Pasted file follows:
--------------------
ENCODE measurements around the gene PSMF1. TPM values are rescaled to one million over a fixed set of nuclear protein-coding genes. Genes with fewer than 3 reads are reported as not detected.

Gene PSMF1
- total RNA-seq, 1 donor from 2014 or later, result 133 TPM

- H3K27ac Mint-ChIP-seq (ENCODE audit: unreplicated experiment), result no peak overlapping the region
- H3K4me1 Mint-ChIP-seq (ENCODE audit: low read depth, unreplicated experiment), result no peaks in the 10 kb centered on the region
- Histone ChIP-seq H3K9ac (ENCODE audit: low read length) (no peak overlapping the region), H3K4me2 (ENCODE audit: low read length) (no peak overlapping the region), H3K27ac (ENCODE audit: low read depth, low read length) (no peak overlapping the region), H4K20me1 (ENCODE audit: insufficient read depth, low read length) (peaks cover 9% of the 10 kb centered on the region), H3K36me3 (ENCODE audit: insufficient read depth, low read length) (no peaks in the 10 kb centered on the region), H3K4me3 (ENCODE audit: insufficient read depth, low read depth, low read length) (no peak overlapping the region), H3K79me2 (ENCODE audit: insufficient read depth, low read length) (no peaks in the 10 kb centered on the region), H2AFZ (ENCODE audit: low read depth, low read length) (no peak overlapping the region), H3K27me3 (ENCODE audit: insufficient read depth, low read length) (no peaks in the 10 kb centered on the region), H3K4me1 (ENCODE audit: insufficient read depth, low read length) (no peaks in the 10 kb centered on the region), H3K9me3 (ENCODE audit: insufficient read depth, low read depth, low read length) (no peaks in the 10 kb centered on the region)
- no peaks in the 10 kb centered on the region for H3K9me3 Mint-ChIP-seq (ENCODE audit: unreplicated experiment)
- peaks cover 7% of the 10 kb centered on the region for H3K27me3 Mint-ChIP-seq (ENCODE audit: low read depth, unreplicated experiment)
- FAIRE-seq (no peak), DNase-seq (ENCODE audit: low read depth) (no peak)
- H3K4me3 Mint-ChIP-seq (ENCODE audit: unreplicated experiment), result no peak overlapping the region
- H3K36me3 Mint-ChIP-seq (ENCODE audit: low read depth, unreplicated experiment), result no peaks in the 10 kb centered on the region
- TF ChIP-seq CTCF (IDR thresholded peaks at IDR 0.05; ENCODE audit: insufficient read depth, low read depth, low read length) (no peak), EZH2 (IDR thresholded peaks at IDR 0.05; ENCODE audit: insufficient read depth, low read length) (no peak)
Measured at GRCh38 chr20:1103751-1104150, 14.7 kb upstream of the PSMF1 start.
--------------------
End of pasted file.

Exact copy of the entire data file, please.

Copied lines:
ENCODE measurements around the gene PSMF1. TPM values are rescaled to one million over a fixed set of nuclear protein-coding genes. Genes with fewer than 3 reads are reported as not detected.

Gene PSMF1
- total RNA-seq, 1 donor from 2014 or later, result 133 TPM

- H3K27ac Mint-ChIP-seq (ENCODE audit: unreplicated experiment), result no peak overlapping the region
- H3K4me1 Mint-ChIP-seq (ENCODE audit: low read depth, unreplicated experiment), result no peaks in the 10 kb centered on the region
- Histone ChIP-seq H3K9ac (ENCODE audit: low read length) (no peak overlapping the region), H3K4me2 (ENCODE audit: low read length) (no peak overlapping the region), H3K27ac (ENCODE audit: low read depth, low read length) (no peak overlapping the region), H4K20me1 (ENCODE audit: insufficient read depth, low read length) (peaks cover 9% of the 10 kb centered on the region), H3K36me3 (ENCODE audit: insufficient read depth, low read length) (no peaks in the 10 kb centered on the region), H3K4me3 (ENCODE audit: insufficient read depth, low read depth, low read length) (no peak overlapping the region), H3K79me2 (ENCODE audit: insufficient read depth, low read length) (no peaks in the 10 kb centered on the region), H2AFZ (ENCODE audit: low read depth, low read length) (no peak overlapping the region), H3K27me3 (ENCODE audit: insufficient read depth, low read length) (no peaks in the 10 kb centered on the region), H3K4me1 (ENCODE audit: insufficient read depth, low read length) (no peaks in the 10 kb centered on the region), H3K9me3 (ENCODE audit: insufficient read depth, low read depth, low read length) (no peaks in the 10 kb centered on the region)
- no peaks in the 10 kb centered on the region for H3K9me3 Mint-ChIP-seq (ENCODE audit: unreplicated experiment)
- peaks cover 7% of the 10 kb centered on the region for H3K27me3 Mint-ChIP-seq (ENCODE audit: low read depth, unreplicated experiment)
- FAIRE-seq (no peak), DNase-seq (ENCODE audit: low read depth) (no peak)
- H3K4me3 Mint-ChIP-seq (ENCODE audit: unreplicated experiment), result no peak overlapping the region
- H3K36me3 Mint-ChIP-seq (ENCODE audit: low read depth, unreplicated experiment), result no peaks in the 10 kb centered on the region
- TF ChIP-seq CTCF (IDR thresholded peaks at IDR 0.05; ENCODE audit: insufficient read depth, low read depth, low read length) (no peak), EZH2 (IDR thresholded peaks at IDR 0.05; ENCODE audit: insufficient read depth, low read length) (no peak)
Measured at GRCh38 chr20:1103751-1104150, 14.7 kb upstream of the PSMF1 start.